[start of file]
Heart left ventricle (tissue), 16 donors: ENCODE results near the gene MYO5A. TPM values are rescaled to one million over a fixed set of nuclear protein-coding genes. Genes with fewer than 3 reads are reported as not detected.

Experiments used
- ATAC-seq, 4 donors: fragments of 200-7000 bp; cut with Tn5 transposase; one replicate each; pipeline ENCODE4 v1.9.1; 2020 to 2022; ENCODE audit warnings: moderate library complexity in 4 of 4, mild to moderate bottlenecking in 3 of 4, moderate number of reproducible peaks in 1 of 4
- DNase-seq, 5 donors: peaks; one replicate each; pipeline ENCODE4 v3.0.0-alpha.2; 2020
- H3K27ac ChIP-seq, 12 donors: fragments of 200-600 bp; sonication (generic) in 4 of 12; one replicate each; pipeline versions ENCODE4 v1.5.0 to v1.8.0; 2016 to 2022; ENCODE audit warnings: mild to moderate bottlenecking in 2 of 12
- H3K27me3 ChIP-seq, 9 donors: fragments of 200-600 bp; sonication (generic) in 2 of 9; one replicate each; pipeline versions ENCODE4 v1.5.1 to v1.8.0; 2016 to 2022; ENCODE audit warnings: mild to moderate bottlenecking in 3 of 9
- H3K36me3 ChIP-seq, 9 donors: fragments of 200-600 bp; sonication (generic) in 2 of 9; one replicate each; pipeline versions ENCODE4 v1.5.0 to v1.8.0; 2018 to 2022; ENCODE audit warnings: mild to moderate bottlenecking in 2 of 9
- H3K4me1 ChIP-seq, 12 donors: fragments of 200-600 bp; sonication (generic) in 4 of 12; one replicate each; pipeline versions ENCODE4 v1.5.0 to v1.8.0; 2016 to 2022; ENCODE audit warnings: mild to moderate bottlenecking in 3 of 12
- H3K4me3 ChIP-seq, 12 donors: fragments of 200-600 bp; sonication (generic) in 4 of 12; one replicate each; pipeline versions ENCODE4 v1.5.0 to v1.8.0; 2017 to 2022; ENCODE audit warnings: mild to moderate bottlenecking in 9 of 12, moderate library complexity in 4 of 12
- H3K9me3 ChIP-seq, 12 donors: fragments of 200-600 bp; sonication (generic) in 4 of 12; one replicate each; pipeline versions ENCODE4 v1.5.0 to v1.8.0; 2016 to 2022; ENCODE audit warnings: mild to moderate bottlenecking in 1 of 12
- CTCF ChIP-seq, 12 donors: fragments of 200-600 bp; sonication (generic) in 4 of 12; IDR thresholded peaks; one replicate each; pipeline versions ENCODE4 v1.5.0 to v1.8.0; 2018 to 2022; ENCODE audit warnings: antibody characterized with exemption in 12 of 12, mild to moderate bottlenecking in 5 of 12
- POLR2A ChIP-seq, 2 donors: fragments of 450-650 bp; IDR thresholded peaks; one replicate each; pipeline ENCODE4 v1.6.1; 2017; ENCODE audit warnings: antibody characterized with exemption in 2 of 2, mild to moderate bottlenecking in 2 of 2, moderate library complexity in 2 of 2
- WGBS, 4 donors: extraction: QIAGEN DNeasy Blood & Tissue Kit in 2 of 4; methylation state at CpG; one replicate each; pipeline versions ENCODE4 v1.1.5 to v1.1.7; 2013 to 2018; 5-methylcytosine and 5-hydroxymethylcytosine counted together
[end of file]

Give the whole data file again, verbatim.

Heart left ventricle (tissue), 16 donors: ENCODE results near the gene MYO5A. TPM values are rescaled to one million over a fixed set of nuclear protein-coding genes. Genes with fewer than 3 reads are reported as not detected.

Experiments used
- ATAC-seq, 4 donors: fragments of 200-7000 bp; cut with Tn5 transposase; one replicate each; pipeline ENCODE4 v1.9.1; 2020 to 2022; ENCODE audit warnings: moderate library complexity in 4 of 4, mild to moderate bottlenecking in 3 of 4, moderate number of reproducible peaks in 1 of 4
- DNase-seq, 5 donors: peaks; one replicate each; pipeline ENCODE4 v3.0.0-alpha.2; 2020
- H3K27ac ChIP-seq, 12 donors: fragments of 200-600 bp; sonication (generic) in 4 of 12; one replicate each; pipeline versions ENCODE4 v1.5.0 to v1.8.0; 2016 to 2022; ENCODE audit warnings: mild to moderate bottlenecking in 2 of 12
- H3K27me3 ChIP-seq, 9 donors: fragments of 200-600 bp; sonication (generic) in 2 of 9; one replicate each; pipeline versions ENCODE4 v1.5.1 to v1.8.0; 2016 to 2022; ENCODE audit warnings: mild to moderate bottlenecking in 3 of 9
- H3K36me3 ChIP-seq, 9 donors: fragments of 200-600 bp; sonication (generic) in 2 of 9; one replicate each; pipeline versions ENCODE4 v1.5.0 to v1.8.0; 2018 to 2022; ENCODE audit warnings: mild to moderate bottlenecking in 2 of 9
- H3K4me1 ChIP-seq, 12 donors: fragments of 200-600 bp; sonication (generic) in 4 of 12; one replicate each; pipeline versions ENCODE4 v1.5.0 to v1.8.0; 2016 to 2022; ENCODE audit warnings: mild to moderate bottlenecking in 3 of 12
- H3K4me3 ChIP-seq, 12 donors: fragments of 200-600 bp; sonication (generic) in 4 of 12; one replicate each; pipeline versions ENCODE4 v1.5.0 to v1.8.0; 2017 to 2022; ENCODE audit warnings: mild to moderate bottlenecking in 9 of 12, moderate library complexity in 4 of 12
- H3K9me3 ChIP-seq, 12 donors: fragments of 200-600 bp; sonication (generic) in 4 of 12; one replicate each; pipeline versions ENCODE4 v1.5.0 to v1.8.0; 2016 to 2022; ENCODE audit warnings: mild to moderate bottlenecking in 1 of 12
- CTCF ChIP-seq, 12 donors: fragments of 200-600 bp; sonication (generic) in 4 of 12; IDR thresholded peaks; one replicate each; pipeline versions ENCODE4 v1.5.0 to v1.8.0; 2018 to 2022; ENCODE audit warnings: antibody characterized with exemption in 12 of 12, mild to moderate bottlenecking in 5 of 12
- POLR2A ChIP-seq, 2 donors: fragments of 450-650 bp; IDR thresholded peaks; one replicate each; pipeline ENCODE4 v1.6.1; 2017; ENCODE audit warnings: antibody characterized with exemption in 2 of 2, mild to moderate bottlenecking in 2 of 2, moderate library complexity in 2 of 2
- WGBS, 4 donors: extraction: QIAGEN DNeasy Blood & Tissue Kit in 2 of 4; methylation state at CpG; one replicate each; pipeline versions ENCODE4 v1.1.5 to v1.1.7; 2013 to 2018; 5-methylcytosine and 5-hydroxymethylcytosine counted together